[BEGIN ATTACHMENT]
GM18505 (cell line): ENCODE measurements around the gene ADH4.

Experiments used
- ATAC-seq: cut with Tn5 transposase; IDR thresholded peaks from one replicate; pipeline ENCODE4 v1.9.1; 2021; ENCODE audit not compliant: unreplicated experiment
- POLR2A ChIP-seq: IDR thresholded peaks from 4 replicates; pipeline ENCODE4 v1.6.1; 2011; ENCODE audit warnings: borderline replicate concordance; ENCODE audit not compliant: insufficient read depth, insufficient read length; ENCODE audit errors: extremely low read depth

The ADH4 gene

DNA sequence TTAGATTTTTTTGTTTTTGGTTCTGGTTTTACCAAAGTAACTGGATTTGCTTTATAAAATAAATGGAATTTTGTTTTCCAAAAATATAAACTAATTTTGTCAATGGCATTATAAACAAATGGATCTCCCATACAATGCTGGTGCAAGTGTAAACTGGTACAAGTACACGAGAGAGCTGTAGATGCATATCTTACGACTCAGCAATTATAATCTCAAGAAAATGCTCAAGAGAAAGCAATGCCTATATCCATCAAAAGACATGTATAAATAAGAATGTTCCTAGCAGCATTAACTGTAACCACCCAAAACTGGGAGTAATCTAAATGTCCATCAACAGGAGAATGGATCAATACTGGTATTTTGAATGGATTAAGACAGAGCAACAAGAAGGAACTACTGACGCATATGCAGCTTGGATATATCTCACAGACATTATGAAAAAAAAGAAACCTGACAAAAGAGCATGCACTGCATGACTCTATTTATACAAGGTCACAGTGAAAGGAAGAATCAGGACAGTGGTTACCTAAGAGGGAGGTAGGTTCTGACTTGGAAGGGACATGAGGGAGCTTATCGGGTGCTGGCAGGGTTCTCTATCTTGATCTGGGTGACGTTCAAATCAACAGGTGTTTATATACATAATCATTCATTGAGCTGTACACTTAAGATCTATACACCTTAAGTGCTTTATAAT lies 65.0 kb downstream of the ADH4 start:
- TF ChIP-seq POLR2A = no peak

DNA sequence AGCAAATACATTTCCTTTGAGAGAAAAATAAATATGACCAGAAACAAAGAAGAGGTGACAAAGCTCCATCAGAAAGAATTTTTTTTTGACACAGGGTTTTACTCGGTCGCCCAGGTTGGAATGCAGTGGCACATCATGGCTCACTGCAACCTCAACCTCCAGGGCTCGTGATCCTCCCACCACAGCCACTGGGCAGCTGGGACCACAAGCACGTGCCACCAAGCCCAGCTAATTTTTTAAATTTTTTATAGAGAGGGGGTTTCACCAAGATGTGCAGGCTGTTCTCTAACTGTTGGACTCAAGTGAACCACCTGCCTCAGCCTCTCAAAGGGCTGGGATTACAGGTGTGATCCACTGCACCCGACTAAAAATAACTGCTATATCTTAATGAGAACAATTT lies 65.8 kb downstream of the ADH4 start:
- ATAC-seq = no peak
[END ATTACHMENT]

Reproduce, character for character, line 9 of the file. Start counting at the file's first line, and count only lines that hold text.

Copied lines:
- ATAC-seq = no peak